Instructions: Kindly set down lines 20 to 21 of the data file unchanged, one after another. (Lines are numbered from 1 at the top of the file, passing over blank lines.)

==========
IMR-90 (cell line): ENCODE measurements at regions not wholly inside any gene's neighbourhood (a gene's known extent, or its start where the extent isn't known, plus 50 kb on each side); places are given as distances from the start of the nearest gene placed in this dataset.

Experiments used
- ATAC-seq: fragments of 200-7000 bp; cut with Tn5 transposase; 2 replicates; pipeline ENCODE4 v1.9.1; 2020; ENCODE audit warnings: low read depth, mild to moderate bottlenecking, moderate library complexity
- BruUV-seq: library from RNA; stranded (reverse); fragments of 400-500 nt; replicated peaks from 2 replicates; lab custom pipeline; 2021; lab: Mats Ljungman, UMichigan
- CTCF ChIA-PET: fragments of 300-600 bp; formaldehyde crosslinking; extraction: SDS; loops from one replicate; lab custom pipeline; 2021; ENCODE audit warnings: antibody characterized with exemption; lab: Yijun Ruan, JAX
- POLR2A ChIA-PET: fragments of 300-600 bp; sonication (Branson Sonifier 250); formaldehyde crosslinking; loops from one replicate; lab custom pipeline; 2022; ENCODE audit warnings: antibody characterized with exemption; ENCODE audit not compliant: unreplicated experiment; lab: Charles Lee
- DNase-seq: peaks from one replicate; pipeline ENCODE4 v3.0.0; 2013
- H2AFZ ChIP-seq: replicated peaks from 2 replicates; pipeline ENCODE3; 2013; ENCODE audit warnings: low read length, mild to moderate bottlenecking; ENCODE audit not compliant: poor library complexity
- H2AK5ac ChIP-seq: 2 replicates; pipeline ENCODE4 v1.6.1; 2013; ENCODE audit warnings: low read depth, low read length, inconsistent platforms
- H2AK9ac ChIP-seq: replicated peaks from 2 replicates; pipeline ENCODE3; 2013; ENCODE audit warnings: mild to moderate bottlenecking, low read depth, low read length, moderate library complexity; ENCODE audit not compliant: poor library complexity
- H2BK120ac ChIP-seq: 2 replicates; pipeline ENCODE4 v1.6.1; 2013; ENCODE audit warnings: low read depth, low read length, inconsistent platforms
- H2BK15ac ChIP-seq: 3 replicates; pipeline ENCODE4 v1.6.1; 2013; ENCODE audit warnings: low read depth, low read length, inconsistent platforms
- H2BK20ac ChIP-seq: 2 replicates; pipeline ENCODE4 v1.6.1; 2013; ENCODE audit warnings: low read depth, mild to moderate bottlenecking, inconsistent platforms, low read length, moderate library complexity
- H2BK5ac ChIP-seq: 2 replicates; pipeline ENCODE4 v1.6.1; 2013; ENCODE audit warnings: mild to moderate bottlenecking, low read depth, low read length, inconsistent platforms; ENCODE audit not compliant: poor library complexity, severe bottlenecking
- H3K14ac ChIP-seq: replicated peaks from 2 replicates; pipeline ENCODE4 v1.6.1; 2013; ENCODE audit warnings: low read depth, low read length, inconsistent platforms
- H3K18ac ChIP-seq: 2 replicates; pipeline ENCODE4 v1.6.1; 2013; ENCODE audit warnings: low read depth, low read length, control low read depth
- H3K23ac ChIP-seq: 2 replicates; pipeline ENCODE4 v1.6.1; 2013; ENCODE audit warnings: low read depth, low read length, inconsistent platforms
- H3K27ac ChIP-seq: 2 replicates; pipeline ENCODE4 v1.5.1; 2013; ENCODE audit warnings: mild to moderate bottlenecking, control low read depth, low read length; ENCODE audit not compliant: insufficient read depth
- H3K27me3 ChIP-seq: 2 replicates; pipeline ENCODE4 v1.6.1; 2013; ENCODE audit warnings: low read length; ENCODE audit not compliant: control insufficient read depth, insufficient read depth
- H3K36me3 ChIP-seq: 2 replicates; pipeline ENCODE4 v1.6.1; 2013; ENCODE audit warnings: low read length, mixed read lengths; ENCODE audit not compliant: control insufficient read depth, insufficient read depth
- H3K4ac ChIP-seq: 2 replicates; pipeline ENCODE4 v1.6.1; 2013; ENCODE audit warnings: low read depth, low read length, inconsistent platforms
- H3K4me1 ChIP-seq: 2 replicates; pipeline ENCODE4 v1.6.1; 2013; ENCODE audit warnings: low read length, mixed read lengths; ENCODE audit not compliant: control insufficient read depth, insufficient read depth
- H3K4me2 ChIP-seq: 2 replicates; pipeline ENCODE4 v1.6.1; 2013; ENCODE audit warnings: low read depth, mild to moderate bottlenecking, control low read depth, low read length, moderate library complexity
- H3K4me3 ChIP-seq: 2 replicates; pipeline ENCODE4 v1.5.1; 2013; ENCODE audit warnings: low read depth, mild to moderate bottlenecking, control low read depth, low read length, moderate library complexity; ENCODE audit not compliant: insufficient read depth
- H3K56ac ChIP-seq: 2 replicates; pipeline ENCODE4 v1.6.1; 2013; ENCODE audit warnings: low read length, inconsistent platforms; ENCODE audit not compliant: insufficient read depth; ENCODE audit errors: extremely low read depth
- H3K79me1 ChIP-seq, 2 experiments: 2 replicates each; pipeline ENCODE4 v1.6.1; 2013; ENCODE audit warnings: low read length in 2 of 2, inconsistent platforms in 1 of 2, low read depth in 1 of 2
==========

- H3K36me3 ChIP-seq: 2 replicates; pipeline ENCODE4 v1.6.1; 2013; ENCODE audit warnings: low read length, mixed read lengths; ENCODE audit not compliant: control insufficient read depth, insufficient read depth
- H3K4ac ChIP-seq: 2 replicates; pipeline ENCODE4 v1.6.1; 2013; ENCODE audit warnings: low read depth, low read length, inconsistent platforms